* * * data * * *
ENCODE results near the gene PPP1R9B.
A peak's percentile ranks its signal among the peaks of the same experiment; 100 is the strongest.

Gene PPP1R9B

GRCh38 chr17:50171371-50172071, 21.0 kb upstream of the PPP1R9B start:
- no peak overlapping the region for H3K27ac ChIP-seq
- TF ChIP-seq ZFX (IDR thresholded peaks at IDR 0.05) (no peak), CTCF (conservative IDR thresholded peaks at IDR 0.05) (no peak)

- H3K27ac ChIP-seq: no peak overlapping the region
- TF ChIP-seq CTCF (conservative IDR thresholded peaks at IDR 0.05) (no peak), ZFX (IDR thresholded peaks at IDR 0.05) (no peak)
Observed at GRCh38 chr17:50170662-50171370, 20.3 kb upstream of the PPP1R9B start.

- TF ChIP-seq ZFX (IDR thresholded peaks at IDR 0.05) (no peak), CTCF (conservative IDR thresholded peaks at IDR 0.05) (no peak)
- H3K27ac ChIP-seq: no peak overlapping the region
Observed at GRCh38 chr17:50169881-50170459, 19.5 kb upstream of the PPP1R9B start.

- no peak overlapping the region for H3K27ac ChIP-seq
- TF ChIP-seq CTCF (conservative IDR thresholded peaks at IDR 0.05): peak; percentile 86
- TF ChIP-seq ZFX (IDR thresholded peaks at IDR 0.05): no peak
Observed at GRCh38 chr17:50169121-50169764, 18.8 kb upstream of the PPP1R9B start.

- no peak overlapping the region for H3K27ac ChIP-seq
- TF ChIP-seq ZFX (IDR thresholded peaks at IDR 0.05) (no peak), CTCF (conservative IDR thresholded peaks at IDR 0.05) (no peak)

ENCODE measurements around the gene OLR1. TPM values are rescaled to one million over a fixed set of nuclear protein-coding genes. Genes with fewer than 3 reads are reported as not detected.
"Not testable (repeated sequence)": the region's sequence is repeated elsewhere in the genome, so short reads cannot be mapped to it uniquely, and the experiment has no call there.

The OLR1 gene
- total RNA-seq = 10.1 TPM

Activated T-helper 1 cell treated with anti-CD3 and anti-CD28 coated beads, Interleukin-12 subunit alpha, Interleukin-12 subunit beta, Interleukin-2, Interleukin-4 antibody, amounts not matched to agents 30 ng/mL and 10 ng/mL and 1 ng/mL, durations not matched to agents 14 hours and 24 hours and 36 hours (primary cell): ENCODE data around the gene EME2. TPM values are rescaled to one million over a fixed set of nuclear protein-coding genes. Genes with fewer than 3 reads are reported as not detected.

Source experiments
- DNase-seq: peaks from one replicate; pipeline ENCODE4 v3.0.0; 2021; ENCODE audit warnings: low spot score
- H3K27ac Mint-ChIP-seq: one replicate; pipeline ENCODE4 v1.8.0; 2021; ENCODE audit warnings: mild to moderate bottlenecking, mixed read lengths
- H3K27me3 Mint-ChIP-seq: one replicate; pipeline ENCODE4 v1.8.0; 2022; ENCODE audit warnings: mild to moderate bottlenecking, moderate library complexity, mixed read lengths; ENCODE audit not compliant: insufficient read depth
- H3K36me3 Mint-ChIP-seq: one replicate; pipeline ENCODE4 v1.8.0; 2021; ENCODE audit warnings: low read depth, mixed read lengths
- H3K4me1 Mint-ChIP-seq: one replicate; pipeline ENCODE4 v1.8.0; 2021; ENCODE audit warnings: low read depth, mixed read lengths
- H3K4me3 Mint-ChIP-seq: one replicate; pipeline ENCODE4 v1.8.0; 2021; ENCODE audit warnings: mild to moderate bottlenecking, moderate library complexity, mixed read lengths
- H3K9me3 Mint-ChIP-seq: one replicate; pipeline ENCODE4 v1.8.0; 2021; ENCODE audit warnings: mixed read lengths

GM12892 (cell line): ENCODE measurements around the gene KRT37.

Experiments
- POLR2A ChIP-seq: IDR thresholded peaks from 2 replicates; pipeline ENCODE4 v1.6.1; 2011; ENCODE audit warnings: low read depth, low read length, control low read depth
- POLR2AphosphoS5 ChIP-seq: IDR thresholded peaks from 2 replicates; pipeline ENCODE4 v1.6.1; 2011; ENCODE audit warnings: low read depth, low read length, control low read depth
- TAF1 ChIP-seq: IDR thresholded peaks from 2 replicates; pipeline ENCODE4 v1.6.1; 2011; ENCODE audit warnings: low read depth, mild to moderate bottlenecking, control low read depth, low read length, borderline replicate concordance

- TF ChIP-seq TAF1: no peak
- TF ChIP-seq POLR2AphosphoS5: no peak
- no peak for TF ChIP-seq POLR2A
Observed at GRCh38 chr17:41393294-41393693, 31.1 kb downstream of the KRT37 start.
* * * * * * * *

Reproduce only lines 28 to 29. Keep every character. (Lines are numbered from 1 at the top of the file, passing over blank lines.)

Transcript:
- H3K36me3 Mint-ChIP-seq: one replicate; pipeline ENCODE4 v1.8.0; 2021; ENCODE audit warnings: low read depth, mixed read lengths
- H3K4me1 Mint-ChIP-seq: one replicate; pipeline ENCODE4 v1.8.0; 2021; ENCODE audit warnings: low read depth, mixed read lengths